At the same time, Lee said that U.S. policymakers had to accept that China would continue to grow, “and that it is neither possible nor wise for them to prevent this from happening.” Instead, he called on Washington to forge “a new understanding that will integrate China’s aspirations within the current system of rules and norms.”

These sorts of arguments might appear hard to square with incidents like that which played out this week in the South China Sea, where Chinese and Philippine vessels once again collided close to Second Thomas Shoal in the Spratly Islands. Here, the China Coast Guard (CCG) has maintained a loose de facto blockade for the past six months, harassing Philippine Coast Guard (PCG) ships and supply vessels that are seeking to resupply troops stationed in a grounded warship at the shoal. In an incident captured on video, a high-pressure water cannon fired by the CCG smashed the windscreen of a Philippine supply boat, injuring four Filipino crewmembers.

The lopsided nature of the struggle unfolding in these remote waters, between the sleek white leviathans of the CCG and the small Philippine supply boats, would seem to resist any moral or strategic equivocation. And there is a sound case to be made that the tensions in the South China Sea are largely the result of Chinese actions, grounded in a maximalist and legally invalid claim to nearly the entire waterway.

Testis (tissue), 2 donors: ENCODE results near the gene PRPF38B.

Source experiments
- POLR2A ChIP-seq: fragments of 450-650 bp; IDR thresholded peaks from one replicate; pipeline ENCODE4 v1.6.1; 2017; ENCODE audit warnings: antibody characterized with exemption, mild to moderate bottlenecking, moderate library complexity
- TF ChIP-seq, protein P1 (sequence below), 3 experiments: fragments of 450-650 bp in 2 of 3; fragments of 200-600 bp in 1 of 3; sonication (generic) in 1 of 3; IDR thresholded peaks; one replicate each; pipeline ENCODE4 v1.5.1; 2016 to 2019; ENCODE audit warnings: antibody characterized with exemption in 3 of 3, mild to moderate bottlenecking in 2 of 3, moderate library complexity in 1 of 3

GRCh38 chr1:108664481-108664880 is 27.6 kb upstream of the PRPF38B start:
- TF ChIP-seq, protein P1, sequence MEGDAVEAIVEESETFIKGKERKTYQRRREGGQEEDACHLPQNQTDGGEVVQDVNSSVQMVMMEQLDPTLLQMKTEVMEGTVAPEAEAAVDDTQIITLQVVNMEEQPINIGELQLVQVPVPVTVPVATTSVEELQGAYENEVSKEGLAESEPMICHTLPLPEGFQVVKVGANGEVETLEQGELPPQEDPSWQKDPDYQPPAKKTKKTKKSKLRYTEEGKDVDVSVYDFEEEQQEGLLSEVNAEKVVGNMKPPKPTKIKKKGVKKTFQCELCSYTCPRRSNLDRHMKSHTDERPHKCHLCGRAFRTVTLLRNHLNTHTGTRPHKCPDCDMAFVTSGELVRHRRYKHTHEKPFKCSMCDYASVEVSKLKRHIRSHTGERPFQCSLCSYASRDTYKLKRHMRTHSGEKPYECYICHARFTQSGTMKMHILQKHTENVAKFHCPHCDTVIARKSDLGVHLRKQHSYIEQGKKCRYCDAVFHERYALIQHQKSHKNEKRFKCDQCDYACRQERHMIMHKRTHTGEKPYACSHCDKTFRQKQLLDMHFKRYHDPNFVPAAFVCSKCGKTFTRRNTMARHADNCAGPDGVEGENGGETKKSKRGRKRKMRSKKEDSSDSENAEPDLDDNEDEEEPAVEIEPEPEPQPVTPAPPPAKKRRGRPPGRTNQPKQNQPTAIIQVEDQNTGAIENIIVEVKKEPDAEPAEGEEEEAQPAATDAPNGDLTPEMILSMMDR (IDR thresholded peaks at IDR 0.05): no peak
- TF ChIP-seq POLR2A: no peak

At the same time, Anwar’s relational perspective can be applied here, too. As Paul Heer of the Chicago Council on Global Affairs wrote recently of growing U.S.-China tensions in the Taiwan Strait, “Beijing’s belligerence [over Taiwan] is itself a response – at least in part – to the erosion of the substance and credibility of ‘our one China policy’ over many years. There is plenty of blame to go around. Confronting this could still avert a conflict that Beijing wants to avert.”

Much the same can be said of the current situation in the South China Sea. Manila’s swift deepening of relations with the U.S. and other regional partners over the past year, which saw the Philippines expand U.S. access to military bases in northern Luzon, has been an understandable response to China’s campaign of aggression. But it has also to some extent been a cause of it. Chinese perceptions that the U.S. is treating the South China Sea as one part of a broader effort to contain Chinese power will only reinforce Beijing’s fears, make a solution more elusive, and increase the likelihood of conflict. Needless to say, Chinese leaders have a corresponding duty to stop viewing the Philippines as a U.S. proxy and treat it as a sovereign nation that is exercising its agency in order to defend its territorial integrity.

While not morally equivalent, both the U.S. and China evince their own variant of strategic narcissism – their tendency to view all international relations through the prism of their own self-perception. And most Southeast Asian political leaders, whose nations benefit from close economic relationships with China and a strong U.S. security presence in the Asia-Pacific, have no real desire for a new Cold War that would only complicate their efforts at economic and social development.

Whether they have much choice in that is of course another matter. As Thomas Fingar and David M. Lampton argued recently in The Washington Quarterly, China and the U.S. will eventually “have to adjust their policies toward mutual accommodation, but ‘eventually’ could be a long time coming and impose enormous costs in the interim.”